First of all, Sam King disagrees with authors such as Anwar Shaikh, John Smith, Alex Callinicos, Panitch and Gindin, among others, who understand that the core of Lenin's theory of imperialism would be the export of capital. According to King, the export of capital is not the central aspect, but rather the category of monopoly. In turn, colonialism was a present and important phenomenon for imperialism at the beginning of the XNUMXth century. Another thing, however, is to state that, for Lenin, colonialism would be synonymous with imperialism.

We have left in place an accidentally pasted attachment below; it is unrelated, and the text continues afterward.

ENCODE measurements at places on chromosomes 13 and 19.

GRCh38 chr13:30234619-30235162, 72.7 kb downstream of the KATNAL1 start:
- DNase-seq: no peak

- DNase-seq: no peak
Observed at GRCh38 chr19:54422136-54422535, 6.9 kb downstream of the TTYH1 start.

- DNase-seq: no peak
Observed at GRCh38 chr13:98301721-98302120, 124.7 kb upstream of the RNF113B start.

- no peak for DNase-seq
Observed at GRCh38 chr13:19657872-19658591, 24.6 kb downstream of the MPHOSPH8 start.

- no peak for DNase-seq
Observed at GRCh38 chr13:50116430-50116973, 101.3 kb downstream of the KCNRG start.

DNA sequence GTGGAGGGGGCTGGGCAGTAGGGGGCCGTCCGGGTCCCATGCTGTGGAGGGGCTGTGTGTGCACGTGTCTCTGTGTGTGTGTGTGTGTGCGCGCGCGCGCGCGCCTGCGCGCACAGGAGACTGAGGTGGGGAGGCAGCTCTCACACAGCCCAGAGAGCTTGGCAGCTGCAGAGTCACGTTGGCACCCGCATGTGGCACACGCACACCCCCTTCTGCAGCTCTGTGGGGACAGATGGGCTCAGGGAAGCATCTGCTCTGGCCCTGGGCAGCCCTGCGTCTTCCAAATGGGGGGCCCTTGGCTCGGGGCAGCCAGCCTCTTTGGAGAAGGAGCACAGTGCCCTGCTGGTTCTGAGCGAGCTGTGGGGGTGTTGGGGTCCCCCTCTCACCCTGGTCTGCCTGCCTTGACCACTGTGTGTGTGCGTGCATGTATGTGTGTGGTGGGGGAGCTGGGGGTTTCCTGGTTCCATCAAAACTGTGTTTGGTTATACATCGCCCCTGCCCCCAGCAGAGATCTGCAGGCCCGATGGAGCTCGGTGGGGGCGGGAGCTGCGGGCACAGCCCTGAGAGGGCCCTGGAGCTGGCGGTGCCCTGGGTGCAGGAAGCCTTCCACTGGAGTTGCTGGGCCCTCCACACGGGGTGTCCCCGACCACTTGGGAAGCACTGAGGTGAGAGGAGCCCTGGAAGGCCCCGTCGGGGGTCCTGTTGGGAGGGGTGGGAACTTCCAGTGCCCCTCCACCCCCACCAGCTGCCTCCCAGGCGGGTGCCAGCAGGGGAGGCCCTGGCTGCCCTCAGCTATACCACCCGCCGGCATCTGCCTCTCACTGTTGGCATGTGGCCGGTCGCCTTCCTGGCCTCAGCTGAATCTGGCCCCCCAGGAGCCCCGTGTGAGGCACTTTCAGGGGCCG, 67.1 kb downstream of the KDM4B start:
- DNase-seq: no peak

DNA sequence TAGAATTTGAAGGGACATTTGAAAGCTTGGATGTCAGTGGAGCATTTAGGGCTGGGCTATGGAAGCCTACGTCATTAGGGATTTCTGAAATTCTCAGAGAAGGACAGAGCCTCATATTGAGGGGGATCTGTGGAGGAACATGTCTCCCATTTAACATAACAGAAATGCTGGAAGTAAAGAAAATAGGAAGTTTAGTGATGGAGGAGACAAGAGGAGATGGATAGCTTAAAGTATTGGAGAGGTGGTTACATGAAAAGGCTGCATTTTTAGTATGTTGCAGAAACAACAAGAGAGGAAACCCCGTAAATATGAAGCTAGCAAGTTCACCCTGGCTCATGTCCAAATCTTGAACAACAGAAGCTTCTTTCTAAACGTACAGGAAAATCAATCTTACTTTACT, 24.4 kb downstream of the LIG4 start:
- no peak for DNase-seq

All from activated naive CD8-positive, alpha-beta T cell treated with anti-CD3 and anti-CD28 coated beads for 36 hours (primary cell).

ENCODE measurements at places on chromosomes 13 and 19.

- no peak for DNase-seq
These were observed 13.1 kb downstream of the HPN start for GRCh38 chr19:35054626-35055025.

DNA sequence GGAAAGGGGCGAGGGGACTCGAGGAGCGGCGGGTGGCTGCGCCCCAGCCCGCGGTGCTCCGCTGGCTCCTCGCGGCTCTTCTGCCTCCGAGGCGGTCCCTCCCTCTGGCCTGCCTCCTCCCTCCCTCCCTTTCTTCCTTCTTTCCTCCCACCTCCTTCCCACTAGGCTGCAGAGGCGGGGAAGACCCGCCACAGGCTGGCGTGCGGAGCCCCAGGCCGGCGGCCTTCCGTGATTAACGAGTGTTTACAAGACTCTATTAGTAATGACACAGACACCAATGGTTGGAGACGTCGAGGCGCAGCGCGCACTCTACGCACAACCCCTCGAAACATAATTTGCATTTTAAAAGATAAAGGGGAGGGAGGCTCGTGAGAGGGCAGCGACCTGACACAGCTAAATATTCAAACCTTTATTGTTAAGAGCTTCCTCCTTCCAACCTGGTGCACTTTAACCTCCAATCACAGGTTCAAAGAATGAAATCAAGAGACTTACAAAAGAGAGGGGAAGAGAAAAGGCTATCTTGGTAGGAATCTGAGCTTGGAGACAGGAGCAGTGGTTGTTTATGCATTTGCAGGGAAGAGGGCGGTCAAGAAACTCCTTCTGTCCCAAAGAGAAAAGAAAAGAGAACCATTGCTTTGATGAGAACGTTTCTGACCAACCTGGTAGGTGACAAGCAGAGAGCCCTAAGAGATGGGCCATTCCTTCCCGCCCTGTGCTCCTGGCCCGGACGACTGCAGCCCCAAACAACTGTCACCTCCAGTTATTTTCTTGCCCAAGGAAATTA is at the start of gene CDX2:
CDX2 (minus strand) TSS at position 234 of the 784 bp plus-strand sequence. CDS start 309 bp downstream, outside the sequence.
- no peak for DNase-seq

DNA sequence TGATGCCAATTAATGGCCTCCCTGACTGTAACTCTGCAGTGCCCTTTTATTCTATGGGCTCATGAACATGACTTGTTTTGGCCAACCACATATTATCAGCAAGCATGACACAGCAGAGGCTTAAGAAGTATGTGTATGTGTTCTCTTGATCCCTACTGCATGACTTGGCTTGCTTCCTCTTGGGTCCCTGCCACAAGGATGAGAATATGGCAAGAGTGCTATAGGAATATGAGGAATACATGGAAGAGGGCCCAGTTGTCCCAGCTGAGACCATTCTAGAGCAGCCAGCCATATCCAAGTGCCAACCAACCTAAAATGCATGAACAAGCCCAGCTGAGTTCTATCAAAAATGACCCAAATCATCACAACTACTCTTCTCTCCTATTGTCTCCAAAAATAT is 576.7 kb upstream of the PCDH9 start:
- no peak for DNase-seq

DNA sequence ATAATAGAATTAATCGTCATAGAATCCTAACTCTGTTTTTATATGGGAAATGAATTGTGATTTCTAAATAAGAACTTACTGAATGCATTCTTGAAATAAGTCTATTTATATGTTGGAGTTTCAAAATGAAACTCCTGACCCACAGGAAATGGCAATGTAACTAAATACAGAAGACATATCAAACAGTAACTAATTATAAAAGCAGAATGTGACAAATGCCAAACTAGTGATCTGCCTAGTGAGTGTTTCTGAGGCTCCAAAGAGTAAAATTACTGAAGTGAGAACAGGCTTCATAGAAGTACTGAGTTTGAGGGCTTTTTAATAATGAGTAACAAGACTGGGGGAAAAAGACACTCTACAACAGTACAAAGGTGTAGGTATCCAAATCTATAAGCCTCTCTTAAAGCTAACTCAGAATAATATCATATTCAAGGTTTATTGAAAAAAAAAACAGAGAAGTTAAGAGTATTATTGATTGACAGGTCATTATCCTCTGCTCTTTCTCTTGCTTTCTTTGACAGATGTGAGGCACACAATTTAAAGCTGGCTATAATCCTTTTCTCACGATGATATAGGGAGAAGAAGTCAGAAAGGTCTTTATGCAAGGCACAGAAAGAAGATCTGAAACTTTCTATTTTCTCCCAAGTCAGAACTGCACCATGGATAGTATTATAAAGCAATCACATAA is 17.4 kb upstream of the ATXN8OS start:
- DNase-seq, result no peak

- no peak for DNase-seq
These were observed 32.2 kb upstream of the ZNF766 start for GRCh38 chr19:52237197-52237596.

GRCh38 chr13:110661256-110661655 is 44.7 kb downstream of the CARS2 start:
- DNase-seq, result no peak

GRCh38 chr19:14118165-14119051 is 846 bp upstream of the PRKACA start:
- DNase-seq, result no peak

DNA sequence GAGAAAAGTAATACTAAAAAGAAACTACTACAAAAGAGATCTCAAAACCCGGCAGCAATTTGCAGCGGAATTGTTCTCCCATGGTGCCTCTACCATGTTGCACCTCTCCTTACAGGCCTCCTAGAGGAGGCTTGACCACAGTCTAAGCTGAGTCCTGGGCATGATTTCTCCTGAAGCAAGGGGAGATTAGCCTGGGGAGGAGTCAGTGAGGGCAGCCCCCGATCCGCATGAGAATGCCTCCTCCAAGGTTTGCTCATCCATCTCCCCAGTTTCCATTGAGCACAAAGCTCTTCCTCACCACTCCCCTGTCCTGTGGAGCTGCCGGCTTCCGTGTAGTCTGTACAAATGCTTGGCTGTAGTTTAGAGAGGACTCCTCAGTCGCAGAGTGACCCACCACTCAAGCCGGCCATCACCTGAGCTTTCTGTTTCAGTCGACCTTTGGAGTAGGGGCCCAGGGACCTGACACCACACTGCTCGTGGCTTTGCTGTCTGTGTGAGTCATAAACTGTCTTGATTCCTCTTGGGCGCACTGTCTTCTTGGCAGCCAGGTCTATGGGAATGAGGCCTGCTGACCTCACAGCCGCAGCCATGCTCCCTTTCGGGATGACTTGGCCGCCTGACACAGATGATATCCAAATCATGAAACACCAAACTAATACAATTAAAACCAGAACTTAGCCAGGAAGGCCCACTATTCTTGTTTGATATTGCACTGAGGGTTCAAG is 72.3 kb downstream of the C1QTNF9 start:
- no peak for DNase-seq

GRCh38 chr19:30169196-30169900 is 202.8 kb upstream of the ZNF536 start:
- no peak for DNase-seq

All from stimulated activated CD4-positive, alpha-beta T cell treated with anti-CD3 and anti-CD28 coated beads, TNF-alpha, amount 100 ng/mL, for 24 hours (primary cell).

Then, the author rescues an extensive polemic about imperialism as the superior (last) stage of capitalism. The controversy seems clear: to the extent that imperialism would be the highest stage of capitalism, there would be no room for its own metamorphosis, that is, for its development to generate new phenomena and characteristics. From this perspective, Lenin would have been mistaken, since capitalism continued to metamorphose. However, Sam King argues that the idea of ​​a “higher stage” of capitalism would be present in chapter 27 (“The Role of Credit in Capitalist Production”) of book 3 d'The capital (MARX, 2017). By referring to the emergence of joint-stock companies, Marx captured the profound social antagonism that socializes production among producers and transforms large capital owners into veritable monopolies. In this sense, Lenin referred to the highest stage in the development of social relations of production.